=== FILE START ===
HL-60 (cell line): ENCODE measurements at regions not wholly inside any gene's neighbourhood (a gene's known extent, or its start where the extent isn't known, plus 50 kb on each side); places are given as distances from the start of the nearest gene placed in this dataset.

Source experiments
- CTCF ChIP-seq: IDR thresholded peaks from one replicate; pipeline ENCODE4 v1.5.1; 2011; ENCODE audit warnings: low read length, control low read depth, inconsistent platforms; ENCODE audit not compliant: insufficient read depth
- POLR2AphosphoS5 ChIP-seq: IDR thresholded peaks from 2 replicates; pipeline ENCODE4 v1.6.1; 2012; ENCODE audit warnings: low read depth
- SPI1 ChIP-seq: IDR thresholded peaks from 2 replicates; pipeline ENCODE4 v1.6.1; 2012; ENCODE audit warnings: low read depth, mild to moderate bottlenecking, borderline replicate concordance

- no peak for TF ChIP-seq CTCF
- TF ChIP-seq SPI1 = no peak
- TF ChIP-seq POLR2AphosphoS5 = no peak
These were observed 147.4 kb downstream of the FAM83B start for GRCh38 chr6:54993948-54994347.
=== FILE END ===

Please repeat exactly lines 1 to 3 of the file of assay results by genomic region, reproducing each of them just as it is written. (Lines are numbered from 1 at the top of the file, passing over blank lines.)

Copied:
HL-60 (cell line): ENCODE measurements at regions not wholly inside any gene's neighbourhood (a gene's known extent, or its start where the extent isn't known, plus 50 kb on each side); places are given as distances from the start of the nearest gene placed in this dataset.

Source experiments
- CTCF ChIP-seq: IDR thresholded peaks from one replicate; pipeline ENCODE4 v1.5.1; 2011; ENCODE audit warnings: low read length, control low read depth, inconsistent platforms; ENCODE audit not compliant: insufficient read depth